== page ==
Thursday, October 3, 2013

Movie Review: Gravity



Gravity opens with a commanding shot of planet Earth filling the screen as a space shuttle slowly comes into view. The camera never cuts, instead it dips, dives and twirls while introducing us to a NASA crew doing repair work on a satellite. They include Sandra Bullock as Ryan Stone, a space rookie on her first trip, and Matt Kowalski, a veteran on one last space walk who cracks wise as he zips around the work site on a jet pack.

In no time at all disaster strikes. A Russian satellite has been destroyed, causing a chain reaction that sends a cloud of debris orbiting the earth at high speeds and, with no air to slow it down, demolishing everything in its path. Stone and Kowalski's shuttle is hit, initiating a desperate series of events as the two astronauts look for a safe way home.

From the first image until the closing credits roll, every visual that enters the screen is extraordinary. In no other film has space exploration been presented as so terrifyingly hopeless. With no tool but their own momentum, adrift in an empty sea that stretches infinitely in all directions and taunted by the promise of land that lies just beyond reach, Stone and Kowalski bounce from one piece of flotsam to the next, searching for the possibility of escape. Oxygen is sparse, fuel is low, and the ticking time bomb of the debris cloud is always approaching for another pass.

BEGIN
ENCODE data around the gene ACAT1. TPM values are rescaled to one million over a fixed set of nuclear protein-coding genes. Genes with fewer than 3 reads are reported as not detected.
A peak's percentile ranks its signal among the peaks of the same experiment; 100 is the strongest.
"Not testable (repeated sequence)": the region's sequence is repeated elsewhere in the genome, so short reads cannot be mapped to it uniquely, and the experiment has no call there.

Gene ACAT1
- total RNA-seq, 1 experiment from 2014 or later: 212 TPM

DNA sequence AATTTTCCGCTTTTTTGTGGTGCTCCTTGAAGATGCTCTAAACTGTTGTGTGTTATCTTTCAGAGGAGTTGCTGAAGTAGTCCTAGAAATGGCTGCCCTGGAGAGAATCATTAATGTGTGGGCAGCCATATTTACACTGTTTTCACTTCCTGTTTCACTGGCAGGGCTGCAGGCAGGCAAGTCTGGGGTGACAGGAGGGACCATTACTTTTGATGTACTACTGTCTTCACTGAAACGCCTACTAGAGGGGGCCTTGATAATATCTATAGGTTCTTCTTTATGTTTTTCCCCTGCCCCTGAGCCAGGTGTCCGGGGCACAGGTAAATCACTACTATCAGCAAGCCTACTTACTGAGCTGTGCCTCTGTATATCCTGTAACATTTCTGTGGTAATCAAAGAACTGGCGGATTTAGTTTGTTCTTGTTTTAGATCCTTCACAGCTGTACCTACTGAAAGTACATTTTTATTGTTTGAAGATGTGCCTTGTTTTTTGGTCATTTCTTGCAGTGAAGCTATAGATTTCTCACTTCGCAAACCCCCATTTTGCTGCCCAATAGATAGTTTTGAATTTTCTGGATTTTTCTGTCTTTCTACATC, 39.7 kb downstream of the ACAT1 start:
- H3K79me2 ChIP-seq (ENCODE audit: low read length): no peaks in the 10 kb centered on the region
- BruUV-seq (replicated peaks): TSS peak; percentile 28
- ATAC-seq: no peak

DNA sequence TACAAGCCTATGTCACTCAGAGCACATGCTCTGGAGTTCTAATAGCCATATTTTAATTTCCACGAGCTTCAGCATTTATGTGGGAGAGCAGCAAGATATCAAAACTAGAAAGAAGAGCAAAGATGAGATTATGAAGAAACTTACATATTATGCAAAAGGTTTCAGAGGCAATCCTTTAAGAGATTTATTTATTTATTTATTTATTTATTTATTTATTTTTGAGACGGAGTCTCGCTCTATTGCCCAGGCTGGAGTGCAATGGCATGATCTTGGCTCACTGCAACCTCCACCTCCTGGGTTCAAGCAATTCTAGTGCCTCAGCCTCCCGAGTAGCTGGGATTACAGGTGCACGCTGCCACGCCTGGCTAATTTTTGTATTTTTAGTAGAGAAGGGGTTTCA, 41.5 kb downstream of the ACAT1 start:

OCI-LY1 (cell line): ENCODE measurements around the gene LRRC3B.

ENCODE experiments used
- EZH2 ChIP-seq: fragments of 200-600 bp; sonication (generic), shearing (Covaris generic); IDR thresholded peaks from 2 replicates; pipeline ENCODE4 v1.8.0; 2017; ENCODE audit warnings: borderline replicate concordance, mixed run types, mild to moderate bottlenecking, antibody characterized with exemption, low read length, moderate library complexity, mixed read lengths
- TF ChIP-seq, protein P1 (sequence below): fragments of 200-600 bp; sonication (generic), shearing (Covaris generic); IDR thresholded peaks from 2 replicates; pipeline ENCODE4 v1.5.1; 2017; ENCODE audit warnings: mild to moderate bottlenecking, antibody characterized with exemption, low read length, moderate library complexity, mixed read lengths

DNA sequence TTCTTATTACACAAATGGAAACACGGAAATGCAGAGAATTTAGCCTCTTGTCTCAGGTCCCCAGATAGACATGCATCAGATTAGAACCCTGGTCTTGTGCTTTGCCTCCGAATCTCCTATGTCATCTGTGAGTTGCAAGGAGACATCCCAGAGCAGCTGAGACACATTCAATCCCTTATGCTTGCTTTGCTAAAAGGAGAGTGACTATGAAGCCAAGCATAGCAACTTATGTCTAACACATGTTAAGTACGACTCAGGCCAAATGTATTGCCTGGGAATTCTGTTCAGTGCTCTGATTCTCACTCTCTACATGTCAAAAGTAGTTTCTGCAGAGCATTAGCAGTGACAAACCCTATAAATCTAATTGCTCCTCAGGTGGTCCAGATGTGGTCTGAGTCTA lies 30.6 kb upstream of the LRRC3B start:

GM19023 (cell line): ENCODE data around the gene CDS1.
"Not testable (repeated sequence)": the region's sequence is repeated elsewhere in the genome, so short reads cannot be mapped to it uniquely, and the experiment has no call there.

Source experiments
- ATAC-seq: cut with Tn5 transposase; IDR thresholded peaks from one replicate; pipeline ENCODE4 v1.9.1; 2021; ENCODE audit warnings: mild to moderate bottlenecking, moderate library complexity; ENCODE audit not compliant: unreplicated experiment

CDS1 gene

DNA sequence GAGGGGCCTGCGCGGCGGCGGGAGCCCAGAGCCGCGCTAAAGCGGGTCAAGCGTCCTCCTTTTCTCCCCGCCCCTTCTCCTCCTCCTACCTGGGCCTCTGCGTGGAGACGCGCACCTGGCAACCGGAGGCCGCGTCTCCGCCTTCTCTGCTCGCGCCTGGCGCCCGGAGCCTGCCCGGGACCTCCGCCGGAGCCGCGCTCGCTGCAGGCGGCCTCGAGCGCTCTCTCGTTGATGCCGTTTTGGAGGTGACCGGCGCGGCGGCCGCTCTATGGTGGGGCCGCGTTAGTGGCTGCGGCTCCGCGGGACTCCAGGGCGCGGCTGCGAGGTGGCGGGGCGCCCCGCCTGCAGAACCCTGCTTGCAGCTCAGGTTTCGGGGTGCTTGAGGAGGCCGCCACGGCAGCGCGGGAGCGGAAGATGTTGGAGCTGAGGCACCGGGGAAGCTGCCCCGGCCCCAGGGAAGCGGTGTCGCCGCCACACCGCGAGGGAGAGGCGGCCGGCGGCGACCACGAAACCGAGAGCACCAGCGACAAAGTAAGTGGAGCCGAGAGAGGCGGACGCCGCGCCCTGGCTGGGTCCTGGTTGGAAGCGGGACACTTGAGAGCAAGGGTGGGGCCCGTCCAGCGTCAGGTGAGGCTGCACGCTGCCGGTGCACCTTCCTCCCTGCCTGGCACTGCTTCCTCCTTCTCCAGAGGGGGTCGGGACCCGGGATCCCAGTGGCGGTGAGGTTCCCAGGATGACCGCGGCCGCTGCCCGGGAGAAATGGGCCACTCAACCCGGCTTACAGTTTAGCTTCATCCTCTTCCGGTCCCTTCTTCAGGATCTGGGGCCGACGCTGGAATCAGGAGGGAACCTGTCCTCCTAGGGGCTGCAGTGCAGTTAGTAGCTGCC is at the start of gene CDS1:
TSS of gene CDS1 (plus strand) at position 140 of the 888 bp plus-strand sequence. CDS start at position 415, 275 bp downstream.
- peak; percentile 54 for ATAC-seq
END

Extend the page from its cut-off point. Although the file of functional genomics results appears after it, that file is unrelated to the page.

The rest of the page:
The tension is relentless and at times, almost unbearable. Director Alfonzo Cuaron, an artist known for his uninterrupted tracking shots who has already made a name for himself with work on films like Children of Men, deploys his camera like a magician, filming impossibly realistic shots of weightless panic and claustrophobia. His sense of geography is astounding, mapping out three-dimensional scenes where everything is moving, crashing and colliding but never losing sight of where his actors are in relation to their surroundings.

But Gravity is more than just an exercise in visual bravado. Amidst the chaos, Cuaron stages an emotional conversation about life and loss. Bullock's Ryan, who functions as the audience's proxy, is racked with lingering remorse over the death of her daughter and as her situation becomes more bleak she's faced with either fighting to live or surrendering to hopelessness. Bullock may have won her Oscar for 2009's The Blind Side, but it is here that she truly proves her moxy as a dramatic actor.
Gravity is a spectacle. It is a singular event. It takes the magic and wonder of movie-making to a new level and to watch it on anything besides the big screen would be a crime.

Grade: A

*Gravity opens nationwide on Friday, Oct. 4.

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